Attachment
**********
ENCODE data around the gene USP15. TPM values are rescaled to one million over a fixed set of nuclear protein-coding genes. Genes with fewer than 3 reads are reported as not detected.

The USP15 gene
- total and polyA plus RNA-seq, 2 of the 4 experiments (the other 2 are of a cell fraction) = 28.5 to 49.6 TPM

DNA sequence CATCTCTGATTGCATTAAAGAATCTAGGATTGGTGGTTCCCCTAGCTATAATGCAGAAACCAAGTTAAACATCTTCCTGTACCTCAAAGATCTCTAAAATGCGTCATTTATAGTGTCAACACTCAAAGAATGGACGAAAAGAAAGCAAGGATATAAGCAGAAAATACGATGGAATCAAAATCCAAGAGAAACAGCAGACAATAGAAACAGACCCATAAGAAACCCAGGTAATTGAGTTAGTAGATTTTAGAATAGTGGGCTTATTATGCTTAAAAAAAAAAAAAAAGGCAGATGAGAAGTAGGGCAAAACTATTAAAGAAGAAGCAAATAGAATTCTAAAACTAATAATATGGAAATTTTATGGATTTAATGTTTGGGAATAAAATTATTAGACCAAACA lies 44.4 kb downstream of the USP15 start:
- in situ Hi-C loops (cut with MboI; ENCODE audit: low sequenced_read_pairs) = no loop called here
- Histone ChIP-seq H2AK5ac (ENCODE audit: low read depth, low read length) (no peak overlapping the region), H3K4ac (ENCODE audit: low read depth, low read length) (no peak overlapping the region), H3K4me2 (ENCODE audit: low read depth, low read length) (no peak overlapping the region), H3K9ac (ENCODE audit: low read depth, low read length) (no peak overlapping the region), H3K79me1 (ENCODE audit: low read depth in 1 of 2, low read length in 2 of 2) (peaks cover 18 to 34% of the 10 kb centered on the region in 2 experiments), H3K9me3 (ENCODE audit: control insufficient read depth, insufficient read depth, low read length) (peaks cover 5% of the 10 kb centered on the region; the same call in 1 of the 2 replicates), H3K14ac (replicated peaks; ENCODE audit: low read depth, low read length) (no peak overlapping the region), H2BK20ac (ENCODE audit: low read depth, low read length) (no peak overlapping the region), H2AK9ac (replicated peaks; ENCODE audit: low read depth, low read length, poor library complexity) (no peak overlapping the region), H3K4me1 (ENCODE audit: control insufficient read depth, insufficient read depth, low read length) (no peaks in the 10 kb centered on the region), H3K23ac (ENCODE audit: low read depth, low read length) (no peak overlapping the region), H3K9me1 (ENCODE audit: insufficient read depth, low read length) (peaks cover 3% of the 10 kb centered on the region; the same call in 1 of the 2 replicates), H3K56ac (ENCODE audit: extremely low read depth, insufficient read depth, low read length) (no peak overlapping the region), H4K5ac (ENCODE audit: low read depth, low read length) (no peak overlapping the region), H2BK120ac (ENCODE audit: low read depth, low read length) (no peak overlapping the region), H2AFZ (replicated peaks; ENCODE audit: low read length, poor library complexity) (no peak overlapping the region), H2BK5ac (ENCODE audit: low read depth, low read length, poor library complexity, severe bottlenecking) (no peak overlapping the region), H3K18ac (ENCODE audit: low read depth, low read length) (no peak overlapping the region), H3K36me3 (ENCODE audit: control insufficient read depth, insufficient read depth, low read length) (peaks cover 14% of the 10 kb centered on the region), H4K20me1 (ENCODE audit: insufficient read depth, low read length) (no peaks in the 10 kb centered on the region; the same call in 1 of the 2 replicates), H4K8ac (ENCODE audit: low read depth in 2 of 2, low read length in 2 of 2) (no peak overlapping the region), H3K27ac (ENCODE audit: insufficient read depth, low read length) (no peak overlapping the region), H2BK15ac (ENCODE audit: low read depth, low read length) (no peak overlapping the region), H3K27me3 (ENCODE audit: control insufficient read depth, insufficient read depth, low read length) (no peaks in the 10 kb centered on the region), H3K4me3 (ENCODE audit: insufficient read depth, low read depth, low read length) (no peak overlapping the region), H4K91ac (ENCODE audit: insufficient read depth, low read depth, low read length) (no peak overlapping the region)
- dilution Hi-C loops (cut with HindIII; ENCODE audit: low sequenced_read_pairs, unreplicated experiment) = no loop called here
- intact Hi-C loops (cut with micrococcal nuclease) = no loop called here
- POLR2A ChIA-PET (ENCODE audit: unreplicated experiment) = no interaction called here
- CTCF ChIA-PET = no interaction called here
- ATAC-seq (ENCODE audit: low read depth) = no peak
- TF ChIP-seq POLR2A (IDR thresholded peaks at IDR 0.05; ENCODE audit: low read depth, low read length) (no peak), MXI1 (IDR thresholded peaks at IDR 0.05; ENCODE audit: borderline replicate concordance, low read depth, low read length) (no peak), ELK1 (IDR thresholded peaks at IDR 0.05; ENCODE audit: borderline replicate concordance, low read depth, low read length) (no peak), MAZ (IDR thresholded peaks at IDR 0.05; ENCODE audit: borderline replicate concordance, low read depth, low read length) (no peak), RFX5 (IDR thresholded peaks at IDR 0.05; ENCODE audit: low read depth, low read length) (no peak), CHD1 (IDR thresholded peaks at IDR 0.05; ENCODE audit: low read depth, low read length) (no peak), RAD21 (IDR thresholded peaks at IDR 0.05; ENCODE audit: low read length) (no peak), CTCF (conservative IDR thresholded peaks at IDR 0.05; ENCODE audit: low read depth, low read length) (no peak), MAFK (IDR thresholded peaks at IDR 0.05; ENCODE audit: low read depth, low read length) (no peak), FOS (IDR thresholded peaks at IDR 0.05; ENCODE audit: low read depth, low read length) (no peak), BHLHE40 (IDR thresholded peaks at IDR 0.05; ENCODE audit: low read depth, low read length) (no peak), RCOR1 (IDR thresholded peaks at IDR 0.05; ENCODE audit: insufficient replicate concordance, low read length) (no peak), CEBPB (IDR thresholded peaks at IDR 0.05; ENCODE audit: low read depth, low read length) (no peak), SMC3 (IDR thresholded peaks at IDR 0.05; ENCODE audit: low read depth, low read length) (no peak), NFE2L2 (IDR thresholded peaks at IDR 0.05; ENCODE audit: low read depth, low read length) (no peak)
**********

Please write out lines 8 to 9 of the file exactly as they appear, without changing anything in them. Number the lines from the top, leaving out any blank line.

- intact Hi-C loops (cut with micrococcal nuclease) = no loop called here
- POLR2A ChIA-PET (ENCODE audit: unreplicated experiment) = no interaction called here